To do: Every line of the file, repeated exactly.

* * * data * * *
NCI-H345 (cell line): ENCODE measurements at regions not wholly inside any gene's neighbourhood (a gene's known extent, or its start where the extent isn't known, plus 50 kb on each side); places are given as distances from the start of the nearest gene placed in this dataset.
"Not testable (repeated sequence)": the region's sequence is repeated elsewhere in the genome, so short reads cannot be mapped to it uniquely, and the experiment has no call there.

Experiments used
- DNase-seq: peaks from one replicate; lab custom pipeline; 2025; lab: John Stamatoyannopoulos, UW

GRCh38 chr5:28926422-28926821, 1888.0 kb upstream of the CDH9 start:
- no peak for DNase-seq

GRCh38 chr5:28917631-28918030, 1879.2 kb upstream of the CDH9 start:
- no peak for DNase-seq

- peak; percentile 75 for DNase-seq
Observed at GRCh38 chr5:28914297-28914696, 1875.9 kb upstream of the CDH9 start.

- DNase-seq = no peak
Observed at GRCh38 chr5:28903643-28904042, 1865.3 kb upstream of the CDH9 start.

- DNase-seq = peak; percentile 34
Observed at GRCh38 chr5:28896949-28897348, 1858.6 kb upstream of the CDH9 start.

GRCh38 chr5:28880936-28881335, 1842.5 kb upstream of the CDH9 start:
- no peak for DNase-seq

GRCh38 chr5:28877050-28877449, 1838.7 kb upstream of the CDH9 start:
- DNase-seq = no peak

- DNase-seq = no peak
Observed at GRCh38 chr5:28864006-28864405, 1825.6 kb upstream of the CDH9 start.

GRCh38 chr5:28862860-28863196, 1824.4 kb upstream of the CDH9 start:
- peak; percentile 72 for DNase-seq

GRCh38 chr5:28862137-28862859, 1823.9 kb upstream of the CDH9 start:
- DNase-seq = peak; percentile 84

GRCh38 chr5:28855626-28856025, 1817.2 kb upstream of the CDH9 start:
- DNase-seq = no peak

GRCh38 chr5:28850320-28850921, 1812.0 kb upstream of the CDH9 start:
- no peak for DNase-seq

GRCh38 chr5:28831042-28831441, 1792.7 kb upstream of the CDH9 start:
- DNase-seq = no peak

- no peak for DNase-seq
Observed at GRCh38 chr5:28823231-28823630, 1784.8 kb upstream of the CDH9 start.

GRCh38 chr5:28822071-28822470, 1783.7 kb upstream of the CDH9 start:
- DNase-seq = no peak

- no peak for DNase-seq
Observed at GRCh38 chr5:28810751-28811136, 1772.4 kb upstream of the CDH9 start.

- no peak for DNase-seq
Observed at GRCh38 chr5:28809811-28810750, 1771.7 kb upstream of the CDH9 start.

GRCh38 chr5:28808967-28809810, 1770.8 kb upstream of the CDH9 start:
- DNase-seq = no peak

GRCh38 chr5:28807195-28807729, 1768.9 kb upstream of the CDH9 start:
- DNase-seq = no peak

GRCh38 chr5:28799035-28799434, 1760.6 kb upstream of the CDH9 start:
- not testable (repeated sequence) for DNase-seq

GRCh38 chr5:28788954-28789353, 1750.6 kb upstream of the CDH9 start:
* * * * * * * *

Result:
NCI-H345 (cell line): ENCODE measurements at regions not wholly inside any gene's neighbourhood (a gene's known extent, or its start where the extent isn't known, plus 50 kb on each side); places are given as distances from the start of the nearest gene placed in this dataset.
"Not testable (repeated sequence)": the region's sequence is repeated elsewhere in the genome, so short reads cannot be mapped to it uniquely, and the experiment has no call there.

Experiments used
- DNase-seq: peaks from one replicate; lab custom pipeline; 2025; lab: John Stamatoyannopoulos, UW

GRCh38 chr5:28926422-28926821, 1888.0 kb upstream of the CDH9 start:
- no peak for DNase-seq

GRCh38 chr5:28917631-28918030, 1879.2 kb upstream of the CDH9 start:
- no peak for DNase-seq

- peak; percentile 75 for DNase-seq
Observed at GRCh38 chr5:28914297-28914696, 1875.9 kb upstream of the CDH9 start.

- DNase-seq = no peak
Observed at GRCh38 chr5:28903643-28904042, 1865.3 kb upstream of the CDH9 start.

- DNase-seq = peak; percentile 34
Observed at GRCh38 chr5:28896949-28897348, 1858.6 kb upstream of the CDH9 start.

GRCh38 chr5:28880936-28881335, 1842.5 kb upstream of the CDH9 start:
- no peak for DNase-seq

GRCh38 chr5:28877050-28877449, 1838.7 kb upstream of the CDH9 start:
- DNase-seq = no peak

- DNase-seq = no peak
Observed at GRCh38 chr5:28864006-28864405, 1825.6 kb upstream of the CDH9 start.

GRCh38 chr5:28862860-28863196, 1824.4 kb upstream of the CDH9 start:
- peak; percentile 72 for DNase-seq

GRCh38 chr5:28862137-28862859, 1823.9 kb upstream of the CDH9 start:
- DNase-seq = peak; percentile 84

GRCh38 chr5:28855626-28856025, 1817.2 kb upstream of the CDH9 start:
- DNase-seq = no peak

GRCh38 chr5:28850320-28850921, 1812.0 kb upstream of the CDH9 start:
- no peak for DNase-seq

GRCh38 chr5:28831042-28831441, 1792.7 kb upstream of the CDH9 start:
- DNase-seq = no peak

- no peak for DNase-seq
Observed at GRCh38 chr5:28823231-28823630, 1784.8 kb upstream of the CDH9 start.

GRCh38 chr5:28822071-28822470, 1783.7 kb upstream of the CDH9 start:
- DNase-seq = no peak

- no peak for DNase-seq
Observed at GRCh38 chr5:28810751-28811136, 1772.4 kb upstream of the CDH9 start.

- no peak for DNase-seq
Observed at GRCh38 chr5:28809811-28810750, 1771.7 kb upstream of the CDH9 start.

GRCh38 chr5:28808967-28809810, 1770.8 kb upstream of the CDH9 start:
- DNase-seq = no peak

GRCh38 chr5:28807195-28807729, 1768.9 kb upstream of the CDH9 start:
- DNase-seq = no peak

GRCh38 chr5:28799035-28799434, 1760.6 kb upstream of the CDH9 start:
- not testable (repeated sequence) for DNase-seq

GRCh38 chr5:28788954-28789353, 1750.6 kb upstream of the CDH9 start: